followed on. Two miles from Savannah there is a famous spring, the waters of which are well known to travellers. The conjecture that the guard might stop there, with the prisoners, for refreshment, suggested itself to our companions ; here, opportunities might occur for the rescue, which had nowhere before presented themselves. Taking an obscure path with which they were familiar, which led them to the spot before the enemy could arrive, they placed themselves in ambush in the immediate neighborhood of the spring. They had not long to wait. The conjecture proved correct. The guard was halted on the road opposite the spring. The corporal with four men conducted the captives to the water, while the sergeant, with the remainder of his force, having made them ground their arms near the road, brought up the rear. The prisoners threw themselves upon the earth—the woman and child, near its father. Little did any of them dream that deliverance was at hand. The child fell asleep in the mother's lap. Two of the armed men kept guard, but we may suppose with little caution. What had they to apprehend, within sight of a walled town in the possession of their friends ? Two others approached the spring, in order to bring water to the prisoners. Resting their muskets against a tree they proceeded to fill their canteens. At this moment Jasper gave the signal to his comrade. In an instant the muskets were in their hands. In another, they had shot down the two soldiers upon duty ; then clubbing their weapons, they rushed out upon the astonished enemy, and felling their first opponents each at a blow, they succeeded in obtaining possession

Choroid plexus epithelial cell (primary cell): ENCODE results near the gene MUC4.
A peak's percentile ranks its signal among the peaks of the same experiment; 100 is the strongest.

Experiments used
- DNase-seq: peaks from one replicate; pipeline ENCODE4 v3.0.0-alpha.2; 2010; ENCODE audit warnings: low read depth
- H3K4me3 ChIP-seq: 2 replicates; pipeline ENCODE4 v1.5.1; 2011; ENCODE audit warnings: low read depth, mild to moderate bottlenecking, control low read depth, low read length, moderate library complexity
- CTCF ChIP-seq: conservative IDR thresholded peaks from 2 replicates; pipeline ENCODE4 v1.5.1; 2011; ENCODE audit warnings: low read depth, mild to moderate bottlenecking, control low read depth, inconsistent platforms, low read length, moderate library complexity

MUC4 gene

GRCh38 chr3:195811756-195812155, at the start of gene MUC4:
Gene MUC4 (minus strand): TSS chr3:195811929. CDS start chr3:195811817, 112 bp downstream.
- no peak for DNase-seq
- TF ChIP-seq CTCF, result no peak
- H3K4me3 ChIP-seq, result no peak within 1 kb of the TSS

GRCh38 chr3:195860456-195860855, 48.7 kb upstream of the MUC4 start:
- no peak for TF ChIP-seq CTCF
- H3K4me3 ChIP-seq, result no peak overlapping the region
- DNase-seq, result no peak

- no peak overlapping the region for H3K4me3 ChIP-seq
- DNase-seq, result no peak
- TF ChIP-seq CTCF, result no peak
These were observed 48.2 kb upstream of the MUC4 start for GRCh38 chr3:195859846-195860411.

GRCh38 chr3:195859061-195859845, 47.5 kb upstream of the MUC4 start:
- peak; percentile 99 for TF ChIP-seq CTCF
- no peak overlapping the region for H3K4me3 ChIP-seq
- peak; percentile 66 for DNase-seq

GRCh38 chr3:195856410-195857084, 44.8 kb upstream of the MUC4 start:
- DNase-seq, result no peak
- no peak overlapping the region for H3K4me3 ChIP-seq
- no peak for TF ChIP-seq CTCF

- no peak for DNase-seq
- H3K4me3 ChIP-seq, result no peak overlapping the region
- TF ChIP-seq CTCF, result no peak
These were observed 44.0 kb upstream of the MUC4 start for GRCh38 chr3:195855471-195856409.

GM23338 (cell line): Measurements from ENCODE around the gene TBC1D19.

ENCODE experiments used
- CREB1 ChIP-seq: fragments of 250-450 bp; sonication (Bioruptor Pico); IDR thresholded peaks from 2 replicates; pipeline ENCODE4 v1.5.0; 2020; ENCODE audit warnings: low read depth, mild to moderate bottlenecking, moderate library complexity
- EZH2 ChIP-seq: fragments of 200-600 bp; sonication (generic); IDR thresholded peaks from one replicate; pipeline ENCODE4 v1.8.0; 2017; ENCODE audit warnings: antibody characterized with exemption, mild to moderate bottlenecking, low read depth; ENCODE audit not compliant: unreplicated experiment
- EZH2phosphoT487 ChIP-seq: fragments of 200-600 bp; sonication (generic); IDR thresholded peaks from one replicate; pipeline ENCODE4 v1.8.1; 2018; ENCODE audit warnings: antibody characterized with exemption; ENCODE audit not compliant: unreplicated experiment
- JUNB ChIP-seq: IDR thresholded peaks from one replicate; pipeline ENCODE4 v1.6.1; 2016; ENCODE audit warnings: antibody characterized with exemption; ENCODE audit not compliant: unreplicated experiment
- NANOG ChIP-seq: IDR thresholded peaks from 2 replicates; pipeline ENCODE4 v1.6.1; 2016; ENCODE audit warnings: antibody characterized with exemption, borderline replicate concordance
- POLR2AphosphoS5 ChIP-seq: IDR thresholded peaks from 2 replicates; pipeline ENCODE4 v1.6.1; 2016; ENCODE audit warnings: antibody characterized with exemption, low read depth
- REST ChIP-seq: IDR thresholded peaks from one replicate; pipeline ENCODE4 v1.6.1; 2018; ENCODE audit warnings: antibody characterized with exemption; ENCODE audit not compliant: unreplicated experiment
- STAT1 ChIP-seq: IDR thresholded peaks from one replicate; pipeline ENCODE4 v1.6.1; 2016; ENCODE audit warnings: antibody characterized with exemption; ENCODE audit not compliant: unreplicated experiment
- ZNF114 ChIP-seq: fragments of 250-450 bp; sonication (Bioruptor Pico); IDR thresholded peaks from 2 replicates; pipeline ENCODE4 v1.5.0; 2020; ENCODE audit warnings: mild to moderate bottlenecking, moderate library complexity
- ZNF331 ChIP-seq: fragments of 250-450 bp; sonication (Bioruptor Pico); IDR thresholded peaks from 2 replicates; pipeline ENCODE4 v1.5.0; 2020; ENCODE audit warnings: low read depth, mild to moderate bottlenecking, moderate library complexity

of the loaded muskets. This decided the conflict, which was over in a few minutes. The surviving guard yielded themselves to mercy before the presented weapons. Such an achievement could only be successful from its audacity and the operation of circumstances. The very proximity of Savannah increased the chances of success. But for this the guard would have used better precautions. None were taken. The prompt valor, the bold decision, the cool calculation of the instant, were the essential elements which secured success. The work of our young heroes was not done imperfectly. The prisoners were quickly released, the arms of the captured British put into their hands, and, hurrying away from the spot which they have crowned with a local celebrity not soon to be forgotten, they crossed the Savannah in safety with their friends and foes.
TRUE GLORY OF AMERICA.
BY G. MELLEN.
ITALIA's vales and fountains,
Though beautiful ye be,
And forests, more than ye;
From out your cloudy years, Like hills on distant stormy skies,
Seem dim through Nature's tears, Still, tell me not of years of old,
Of ancient heart and clime; Ours is the land and age of gold,
And ours the hallow'd time!
The jewell'd crown and sceptre
Of Greece have pass'd away ; And none, of all who wept her,
Could bid her splendor stay. The world has shaken with the tread
Of iron-sandall'd crime And, lol o'ershadowing all the dead,
The conqueror stalks sublime !